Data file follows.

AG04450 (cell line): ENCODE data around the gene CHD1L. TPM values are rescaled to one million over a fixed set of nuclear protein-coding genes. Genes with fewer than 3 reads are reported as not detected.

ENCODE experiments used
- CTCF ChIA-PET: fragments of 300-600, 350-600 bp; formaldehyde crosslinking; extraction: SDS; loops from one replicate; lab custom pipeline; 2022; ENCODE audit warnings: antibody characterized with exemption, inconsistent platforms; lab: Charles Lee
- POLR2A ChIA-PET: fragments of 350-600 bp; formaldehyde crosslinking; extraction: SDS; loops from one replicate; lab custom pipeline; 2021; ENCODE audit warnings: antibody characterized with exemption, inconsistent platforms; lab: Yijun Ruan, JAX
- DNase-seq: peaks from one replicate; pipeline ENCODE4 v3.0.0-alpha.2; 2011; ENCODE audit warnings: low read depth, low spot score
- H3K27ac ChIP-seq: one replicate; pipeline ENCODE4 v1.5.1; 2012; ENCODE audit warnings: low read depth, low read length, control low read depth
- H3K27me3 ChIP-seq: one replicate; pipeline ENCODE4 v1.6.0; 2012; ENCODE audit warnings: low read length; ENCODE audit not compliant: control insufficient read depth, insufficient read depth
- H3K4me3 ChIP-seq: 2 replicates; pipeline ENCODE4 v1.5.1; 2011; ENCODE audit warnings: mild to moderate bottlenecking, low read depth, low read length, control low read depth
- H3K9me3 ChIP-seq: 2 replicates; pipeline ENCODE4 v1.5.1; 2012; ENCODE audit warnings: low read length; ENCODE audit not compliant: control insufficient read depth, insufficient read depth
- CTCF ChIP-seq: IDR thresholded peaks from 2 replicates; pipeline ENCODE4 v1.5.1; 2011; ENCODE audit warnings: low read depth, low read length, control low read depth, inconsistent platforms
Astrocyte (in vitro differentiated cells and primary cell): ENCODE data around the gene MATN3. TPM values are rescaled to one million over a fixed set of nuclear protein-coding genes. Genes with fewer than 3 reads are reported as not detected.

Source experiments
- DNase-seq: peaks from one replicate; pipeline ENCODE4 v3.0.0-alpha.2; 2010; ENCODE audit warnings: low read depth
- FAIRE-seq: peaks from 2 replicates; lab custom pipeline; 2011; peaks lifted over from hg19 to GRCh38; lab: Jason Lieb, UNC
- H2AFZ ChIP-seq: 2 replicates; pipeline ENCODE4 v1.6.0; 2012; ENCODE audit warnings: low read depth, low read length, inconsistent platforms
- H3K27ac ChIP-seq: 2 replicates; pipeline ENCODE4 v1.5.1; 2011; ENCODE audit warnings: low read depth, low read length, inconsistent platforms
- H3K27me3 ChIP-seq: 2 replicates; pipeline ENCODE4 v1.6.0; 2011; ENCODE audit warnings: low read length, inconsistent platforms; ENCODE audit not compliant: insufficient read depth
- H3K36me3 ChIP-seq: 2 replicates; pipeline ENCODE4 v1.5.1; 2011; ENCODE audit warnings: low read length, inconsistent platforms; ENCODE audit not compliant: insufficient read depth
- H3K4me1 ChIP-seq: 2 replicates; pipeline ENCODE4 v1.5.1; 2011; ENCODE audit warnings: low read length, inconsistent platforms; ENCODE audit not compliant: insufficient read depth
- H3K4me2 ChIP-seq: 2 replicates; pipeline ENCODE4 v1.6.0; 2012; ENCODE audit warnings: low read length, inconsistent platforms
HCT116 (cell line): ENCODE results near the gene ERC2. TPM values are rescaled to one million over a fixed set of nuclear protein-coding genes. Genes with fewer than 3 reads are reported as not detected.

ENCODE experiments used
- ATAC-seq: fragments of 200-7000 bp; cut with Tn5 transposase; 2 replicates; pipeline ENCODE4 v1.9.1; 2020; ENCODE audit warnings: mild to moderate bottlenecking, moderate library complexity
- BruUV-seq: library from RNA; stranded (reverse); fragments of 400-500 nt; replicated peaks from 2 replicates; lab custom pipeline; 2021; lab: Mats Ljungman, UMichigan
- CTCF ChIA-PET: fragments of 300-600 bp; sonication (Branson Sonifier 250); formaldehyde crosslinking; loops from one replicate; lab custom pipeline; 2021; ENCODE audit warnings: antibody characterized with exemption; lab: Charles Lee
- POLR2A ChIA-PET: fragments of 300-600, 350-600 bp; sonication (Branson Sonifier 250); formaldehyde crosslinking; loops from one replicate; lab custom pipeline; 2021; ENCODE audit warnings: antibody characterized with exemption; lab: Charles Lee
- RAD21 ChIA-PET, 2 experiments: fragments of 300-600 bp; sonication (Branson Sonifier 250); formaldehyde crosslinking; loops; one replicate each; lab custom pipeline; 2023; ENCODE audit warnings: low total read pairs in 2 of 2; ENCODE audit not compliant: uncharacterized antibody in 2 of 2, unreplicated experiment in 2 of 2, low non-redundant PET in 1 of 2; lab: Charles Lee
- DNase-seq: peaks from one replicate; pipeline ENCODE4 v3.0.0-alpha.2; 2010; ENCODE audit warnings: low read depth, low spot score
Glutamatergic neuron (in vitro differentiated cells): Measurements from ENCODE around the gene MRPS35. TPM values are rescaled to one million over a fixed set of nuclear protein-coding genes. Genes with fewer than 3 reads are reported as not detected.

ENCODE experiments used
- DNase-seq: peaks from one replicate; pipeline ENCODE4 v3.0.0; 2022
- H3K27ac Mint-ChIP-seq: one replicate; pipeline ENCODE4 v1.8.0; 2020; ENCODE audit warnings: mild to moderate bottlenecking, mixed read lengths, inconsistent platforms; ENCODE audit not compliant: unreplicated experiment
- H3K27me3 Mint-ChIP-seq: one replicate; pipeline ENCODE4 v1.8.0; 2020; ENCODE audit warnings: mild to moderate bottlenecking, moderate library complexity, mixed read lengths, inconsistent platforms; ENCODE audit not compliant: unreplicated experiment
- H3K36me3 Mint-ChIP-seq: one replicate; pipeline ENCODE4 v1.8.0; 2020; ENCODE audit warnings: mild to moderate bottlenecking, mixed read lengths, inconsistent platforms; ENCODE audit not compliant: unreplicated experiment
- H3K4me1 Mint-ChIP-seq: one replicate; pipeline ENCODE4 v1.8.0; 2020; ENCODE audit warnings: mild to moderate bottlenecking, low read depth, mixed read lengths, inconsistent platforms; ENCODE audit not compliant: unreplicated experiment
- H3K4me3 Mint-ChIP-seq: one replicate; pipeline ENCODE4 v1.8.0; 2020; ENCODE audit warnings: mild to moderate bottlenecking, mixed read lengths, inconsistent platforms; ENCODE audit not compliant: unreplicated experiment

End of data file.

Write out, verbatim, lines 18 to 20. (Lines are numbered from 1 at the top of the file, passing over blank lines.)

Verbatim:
- H3K36me3 ChIP-seq: 2 replicates; pipeline ENCODE4 v1.5.1; 2011; ENCODE audit warnings: low read length, inconsistent platforms; ENCODE audit not compliant: insufficient read depth
- H3K4me1 ChIP-seq: 2 replicates; pipeline ENCODE4 v1.5.1; 2011; ENCODE audit warnings: low read length, inconsistent platforms; ENCODE audit not compliant: insufficient read depth
- H3K4me2 ChIP-seq: 2 replicates; pipeline ENCODE4 v1.6.0; 2012; ENCODE audit warnings: low read length, inconsistent platforms